“Driver Model” is a technique I invented that was very
popular at Nielsen. Clients would pay
from $100,000 to $250,000 for a driver model unique to their category. These models would quantify for their
category what factors contributed to some aspect of advertising recall (see the
pie chart below, the pie is the “main” output from a driver model).

Clearly Ad Recall is a very complex phenomenon, highly
non-linear and difficult to model. And I
spent a lot of time at Nielsen creating very accurate models that predicted
it. But while accurate since they were
highly non-linear, they were also very difficult to use or understand and so
didn’t get used much. Then I came up
with the idea to do something less accurate but a lot more linear (so it could
be easily translated into the above pie) and that became very useful and so
very popular.

The methodology is very much like econometric modeling
(like marketing mix models). Like
econometric models, we take a very complex system and force it into a linear
model (with some non-linear elements) to simplify it.

But there are two differences between an ad driver model
and an econometric model: Econometric
models are predicting a continuous function, so LS regressions (or similar
techniques) are used. Ad recall is
basically a probability so we start with logistic regressions.

The second difference is that econometric models have lots
of uses, isolating factors, predicting the future, optimizing, etc. So, accuracy is important and many time
series and non-linear factors are needed.
But with driver models, we only need them to isolate and quantify
factors. So we sacrifice accuracy to
keep it as linear as possible.

Since these models are based on logistic regressions, we
can’t remove all non-linear factors. So
we include a “dampening” factor in the model (see equation below). Why damping is important is that ads that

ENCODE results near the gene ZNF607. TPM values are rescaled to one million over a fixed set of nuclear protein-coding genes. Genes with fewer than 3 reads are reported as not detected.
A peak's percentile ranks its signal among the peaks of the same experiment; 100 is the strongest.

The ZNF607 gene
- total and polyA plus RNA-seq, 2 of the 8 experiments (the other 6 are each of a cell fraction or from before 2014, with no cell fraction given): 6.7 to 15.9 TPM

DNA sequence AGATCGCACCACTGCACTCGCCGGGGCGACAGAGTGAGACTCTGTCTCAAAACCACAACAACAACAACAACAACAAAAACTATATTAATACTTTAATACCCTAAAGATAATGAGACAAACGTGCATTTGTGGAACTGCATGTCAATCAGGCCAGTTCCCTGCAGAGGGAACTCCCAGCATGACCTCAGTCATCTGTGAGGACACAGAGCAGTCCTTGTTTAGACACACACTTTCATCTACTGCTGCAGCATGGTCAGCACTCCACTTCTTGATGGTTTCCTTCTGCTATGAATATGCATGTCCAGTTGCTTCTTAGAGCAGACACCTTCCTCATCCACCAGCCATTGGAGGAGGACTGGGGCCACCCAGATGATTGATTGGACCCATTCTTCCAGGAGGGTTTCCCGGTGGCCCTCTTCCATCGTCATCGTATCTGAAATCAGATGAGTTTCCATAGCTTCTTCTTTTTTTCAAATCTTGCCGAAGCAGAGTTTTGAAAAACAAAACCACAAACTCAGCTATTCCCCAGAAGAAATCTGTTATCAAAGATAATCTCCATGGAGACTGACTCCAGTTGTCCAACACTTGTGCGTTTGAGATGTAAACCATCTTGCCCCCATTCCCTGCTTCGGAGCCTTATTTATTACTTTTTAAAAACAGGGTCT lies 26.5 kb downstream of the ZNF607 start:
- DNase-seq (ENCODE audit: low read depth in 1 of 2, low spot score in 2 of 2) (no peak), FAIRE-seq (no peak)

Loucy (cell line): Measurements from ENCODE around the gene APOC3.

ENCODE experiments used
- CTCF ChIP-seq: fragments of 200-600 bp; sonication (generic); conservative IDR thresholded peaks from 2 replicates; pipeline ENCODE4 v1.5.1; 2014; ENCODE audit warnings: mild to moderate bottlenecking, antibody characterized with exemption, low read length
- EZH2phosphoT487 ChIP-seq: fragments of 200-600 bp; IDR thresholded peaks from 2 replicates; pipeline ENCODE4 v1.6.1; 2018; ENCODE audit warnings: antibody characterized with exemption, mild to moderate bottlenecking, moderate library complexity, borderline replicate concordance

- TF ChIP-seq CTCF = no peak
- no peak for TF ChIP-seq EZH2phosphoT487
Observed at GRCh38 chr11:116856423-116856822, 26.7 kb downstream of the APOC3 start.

have very high recall to start with, it is very hard to make it more memorable
(they are already near 100%). But highly
memorable ads are also very hard to make less memorable (they stick in your
head no matter what). Some problem exists
with very bad ads, very little you can do to make them more
or less memorable. But average
ads are very easy to make memorable just by putting them on a better show,
making minor improvements to the creative, or just putting them at the
beginning of the pod.

So this dynamic is
reflected by a dampening factor (a number that ranges from about 30% to
100%). Ads that are very memorable or un-memorable
will have a dampening factor near 50% and every factor will be less effective.
But ads with average memorability with have a dampening of near 100% (almost no
dampening at all).

Now this sounds reasonably simple: pull all the data, put it in a logistic
regression, translate it into a linear model with a dampening factor, and you
are done. It is a LOT harder to force a
very complex non-linear dynamic into a linear form (“kicking and screaming” all
the way). The final models are not very
accurate, but they are accurate enough and very useful.

Not only can you create the pie chart at the top (which
changes for every category), but you can answer a lot of detailed questions
that would be impossible without the driver model structure to start with. For example, we all know that 30 second ads
are more memorable then 15 second, but how much more memorable? Once you find and quantify all the bigger
factors (like creative quality), it is possible to then quantify the smaller
factors (like pod position or ad length).

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Email: Rawley.Cooper@AnalyticForensics.com

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